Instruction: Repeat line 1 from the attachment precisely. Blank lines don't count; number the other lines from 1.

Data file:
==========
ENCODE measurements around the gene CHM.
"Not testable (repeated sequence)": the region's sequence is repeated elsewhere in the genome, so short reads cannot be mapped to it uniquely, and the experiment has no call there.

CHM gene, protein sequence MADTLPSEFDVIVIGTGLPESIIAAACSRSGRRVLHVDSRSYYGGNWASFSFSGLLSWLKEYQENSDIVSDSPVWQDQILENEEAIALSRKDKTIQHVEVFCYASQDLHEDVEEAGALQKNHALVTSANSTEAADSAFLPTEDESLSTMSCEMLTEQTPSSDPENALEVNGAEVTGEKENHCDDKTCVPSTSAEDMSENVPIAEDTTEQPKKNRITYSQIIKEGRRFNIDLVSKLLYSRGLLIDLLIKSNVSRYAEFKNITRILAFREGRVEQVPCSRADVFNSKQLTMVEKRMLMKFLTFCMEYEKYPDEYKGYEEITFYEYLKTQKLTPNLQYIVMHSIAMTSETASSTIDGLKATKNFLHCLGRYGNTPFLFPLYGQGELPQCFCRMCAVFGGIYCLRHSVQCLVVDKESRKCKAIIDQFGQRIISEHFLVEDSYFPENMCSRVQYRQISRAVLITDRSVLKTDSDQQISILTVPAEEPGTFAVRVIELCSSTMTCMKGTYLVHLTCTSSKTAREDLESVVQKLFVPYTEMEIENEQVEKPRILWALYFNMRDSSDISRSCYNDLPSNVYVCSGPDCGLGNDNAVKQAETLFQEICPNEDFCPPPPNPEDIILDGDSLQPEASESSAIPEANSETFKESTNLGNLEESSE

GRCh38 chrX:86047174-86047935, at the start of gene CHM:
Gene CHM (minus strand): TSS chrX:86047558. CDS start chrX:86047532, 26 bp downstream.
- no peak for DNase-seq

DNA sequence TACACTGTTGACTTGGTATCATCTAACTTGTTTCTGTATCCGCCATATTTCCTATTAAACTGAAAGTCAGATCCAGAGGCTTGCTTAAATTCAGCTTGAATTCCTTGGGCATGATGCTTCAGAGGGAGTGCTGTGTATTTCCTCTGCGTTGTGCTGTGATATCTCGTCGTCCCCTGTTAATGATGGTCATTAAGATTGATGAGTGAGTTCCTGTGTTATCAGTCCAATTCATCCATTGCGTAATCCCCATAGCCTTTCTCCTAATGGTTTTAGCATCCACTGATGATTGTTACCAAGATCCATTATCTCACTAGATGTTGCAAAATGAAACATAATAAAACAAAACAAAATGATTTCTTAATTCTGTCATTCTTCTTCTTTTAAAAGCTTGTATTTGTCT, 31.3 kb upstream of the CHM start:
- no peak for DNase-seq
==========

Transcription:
ENCODE measurements around the gene CHM.